No one ever thinks about the virtues of a rockhound. They are easily amused on long walks down rural gravel roads, you can buy them the discount Roadside Geology books at Barnes & Noble and they will be supremely happy, and they make good travel companions because they are fascinated with rock cuts on the mountain passes and never complain about not being at the destination yet. I first became a rockhound in 1995 when licking rocks in a freshman geology laboratory along with 20 other individuals with like-minded goals. You read that right, we were licking rocks. I can't remember if it was because we were trying to taste salt or if we were trying to make them fizz, thus helping us in our identification task. For clarity, there was no ongoing pandemic at the time. I doubt they're licking rocks this semester.
The love I developed in that laboratory for the natural sciences has stuck with me and provides me a respite from the cares of the world. A quick jaunt to a rock outcropping can solve just about any problem that I've ever encountered and today was no different. To the south of our house is a trio of hills that mark so many things for us. They determine whether the yearling heifers are in or out of the pasture they should inhabit and we can gauge how thick the fog is or how strong a storm is based on our ability to see the hills framing the skyline. With the late autumn sun setting in the west, I headed out for a jaunt with a camera and no phone in tow. The pheasants squawked, a hawk cried out, and the shadows became longer as I covered the mile across our pasture to get to my goal.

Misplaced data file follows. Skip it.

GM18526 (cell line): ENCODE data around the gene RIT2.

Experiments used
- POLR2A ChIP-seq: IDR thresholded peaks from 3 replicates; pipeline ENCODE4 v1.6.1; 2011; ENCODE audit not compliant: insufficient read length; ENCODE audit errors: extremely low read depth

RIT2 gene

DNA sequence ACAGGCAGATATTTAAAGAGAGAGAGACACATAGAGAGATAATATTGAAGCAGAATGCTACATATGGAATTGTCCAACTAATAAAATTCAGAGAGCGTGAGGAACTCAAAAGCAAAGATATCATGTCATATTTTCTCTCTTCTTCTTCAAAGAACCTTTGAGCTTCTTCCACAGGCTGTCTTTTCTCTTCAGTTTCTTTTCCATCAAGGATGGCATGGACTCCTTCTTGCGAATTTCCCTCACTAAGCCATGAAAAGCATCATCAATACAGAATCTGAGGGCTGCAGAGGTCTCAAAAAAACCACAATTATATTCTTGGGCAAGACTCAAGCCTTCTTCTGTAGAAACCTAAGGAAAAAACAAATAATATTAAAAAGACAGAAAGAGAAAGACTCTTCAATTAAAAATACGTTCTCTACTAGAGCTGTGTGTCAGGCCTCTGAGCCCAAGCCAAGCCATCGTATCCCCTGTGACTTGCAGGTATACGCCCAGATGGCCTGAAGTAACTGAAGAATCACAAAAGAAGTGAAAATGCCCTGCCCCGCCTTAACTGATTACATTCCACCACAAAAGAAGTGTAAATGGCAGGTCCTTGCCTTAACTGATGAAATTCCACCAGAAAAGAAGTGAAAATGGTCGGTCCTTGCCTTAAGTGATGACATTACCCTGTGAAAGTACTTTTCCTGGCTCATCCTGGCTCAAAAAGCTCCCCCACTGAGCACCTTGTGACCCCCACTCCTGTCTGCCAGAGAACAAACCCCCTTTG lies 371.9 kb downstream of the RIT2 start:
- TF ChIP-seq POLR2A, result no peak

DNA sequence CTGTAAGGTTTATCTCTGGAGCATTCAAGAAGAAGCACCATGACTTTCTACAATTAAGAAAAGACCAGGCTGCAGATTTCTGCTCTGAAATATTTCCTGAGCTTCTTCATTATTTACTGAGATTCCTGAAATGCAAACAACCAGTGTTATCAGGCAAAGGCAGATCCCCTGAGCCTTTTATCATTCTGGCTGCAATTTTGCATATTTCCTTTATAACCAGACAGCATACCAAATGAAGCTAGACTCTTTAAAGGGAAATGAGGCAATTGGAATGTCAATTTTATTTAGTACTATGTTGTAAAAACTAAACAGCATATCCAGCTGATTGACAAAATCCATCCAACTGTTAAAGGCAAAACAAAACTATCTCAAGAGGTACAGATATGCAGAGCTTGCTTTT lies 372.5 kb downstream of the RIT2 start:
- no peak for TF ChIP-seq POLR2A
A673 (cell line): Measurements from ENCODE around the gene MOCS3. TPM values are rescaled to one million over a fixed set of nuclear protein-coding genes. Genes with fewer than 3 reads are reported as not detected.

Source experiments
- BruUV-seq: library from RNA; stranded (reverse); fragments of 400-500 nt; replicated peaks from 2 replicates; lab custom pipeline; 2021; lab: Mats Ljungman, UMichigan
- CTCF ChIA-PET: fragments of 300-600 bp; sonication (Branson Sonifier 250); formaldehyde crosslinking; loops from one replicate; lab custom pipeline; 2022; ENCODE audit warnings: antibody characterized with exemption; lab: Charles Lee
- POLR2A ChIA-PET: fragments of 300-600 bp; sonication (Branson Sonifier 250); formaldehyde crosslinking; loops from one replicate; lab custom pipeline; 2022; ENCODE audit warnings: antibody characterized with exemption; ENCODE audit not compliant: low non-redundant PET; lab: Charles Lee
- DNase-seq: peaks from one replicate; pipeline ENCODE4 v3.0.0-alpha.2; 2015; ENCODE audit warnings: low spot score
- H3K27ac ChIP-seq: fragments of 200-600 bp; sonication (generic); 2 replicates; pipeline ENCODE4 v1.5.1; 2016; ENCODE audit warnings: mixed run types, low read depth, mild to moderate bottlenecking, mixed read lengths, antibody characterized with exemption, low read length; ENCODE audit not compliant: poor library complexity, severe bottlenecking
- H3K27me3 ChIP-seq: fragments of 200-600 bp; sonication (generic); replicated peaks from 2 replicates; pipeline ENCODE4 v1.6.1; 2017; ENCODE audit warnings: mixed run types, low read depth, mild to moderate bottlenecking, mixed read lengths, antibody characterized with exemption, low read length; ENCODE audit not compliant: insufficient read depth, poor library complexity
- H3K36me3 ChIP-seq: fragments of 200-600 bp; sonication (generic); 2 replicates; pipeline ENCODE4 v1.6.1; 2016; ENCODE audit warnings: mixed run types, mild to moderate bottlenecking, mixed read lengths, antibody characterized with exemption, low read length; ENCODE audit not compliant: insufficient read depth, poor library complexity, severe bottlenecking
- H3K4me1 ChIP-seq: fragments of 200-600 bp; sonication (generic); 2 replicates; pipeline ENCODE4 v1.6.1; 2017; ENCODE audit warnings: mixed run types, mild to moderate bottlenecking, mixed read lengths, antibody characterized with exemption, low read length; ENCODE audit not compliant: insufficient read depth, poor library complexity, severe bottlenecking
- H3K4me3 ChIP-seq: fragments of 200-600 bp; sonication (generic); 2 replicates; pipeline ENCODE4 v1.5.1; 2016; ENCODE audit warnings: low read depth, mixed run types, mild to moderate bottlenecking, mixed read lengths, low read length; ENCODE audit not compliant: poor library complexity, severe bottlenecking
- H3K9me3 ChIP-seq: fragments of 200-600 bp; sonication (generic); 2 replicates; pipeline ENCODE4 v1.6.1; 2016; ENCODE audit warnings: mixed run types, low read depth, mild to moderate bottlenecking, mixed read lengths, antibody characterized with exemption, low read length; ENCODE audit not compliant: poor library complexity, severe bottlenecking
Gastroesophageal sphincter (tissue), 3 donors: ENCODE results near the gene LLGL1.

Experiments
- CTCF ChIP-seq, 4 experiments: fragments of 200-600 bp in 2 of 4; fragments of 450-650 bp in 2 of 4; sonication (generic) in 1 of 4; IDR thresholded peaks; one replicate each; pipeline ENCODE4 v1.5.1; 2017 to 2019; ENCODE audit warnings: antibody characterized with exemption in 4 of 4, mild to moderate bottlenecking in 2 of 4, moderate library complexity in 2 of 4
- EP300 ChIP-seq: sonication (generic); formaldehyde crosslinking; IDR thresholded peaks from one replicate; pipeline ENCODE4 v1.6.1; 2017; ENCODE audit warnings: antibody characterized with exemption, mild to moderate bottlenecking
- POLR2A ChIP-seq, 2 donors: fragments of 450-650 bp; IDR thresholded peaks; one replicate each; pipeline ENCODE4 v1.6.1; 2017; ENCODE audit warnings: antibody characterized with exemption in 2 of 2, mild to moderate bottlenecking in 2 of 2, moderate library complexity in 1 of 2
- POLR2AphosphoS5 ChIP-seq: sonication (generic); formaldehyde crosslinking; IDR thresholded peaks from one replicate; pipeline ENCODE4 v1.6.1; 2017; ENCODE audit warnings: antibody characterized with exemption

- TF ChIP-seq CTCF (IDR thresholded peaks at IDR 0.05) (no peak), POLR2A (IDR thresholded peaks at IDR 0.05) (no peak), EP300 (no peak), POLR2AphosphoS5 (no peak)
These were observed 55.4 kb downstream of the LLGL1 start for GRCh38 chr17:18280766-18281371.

Danish Cowboy told me a long time ago that if I chose to dress in all gray and brown during hunting season, then I should probably also learn to quickly zig and zag if I hear gun shots. His advice is always helpful and since he was out hunting with our kids, I truly did have second thoughts regarding my outfit on this particular day.
As I walked, I thought about a lot of things, but the one that kept returning to my mind was the artist's shop in my Missoula, Montana where I found a necklace that wraps around my neck on the days I need it most: in small typewriter font it reminds me that "an eye for an eye will make us all blind," a quote from Mahatma Gandhi that I have always found to hold value.
The human condition is not one of kindness always, but you better believe that I strive towards it every day. Some days I succeed, oftentimes I don't. We learn from the experience of our interactions with others, speak our values, try to understand the other person's perspective, and then we take the high road, the one that moves us onward.
See that pasture below the rock? I lost my camera bag there for a brief while this afternoon. I attached my favorite lens, promised myself that the spot where I was leaving the rest of the equipment behind was open enough that I could find it easily, and then proceeded to walk a quarter of a mile away with no real sense of where I had left it. I didn't care while I was on top of the hills because the volcanic rocks with their peculiar angles and outrageous beauty captivated me. The rocks break apart in small pieces year by year as the wind and rain wedge in to their crevices. The rattlesnakes inhabit them, the yucca grows amongst them, and they mark the daily passing of life as I look out the kitchen window at their presence. When the rocks have broken down small enough, many of them end up on my windowsill, not brought there by a young child, but by my own hands, each of them providing me with a memory of the time that I was able to get things worked out in my head with a walk and a camera and an open mind.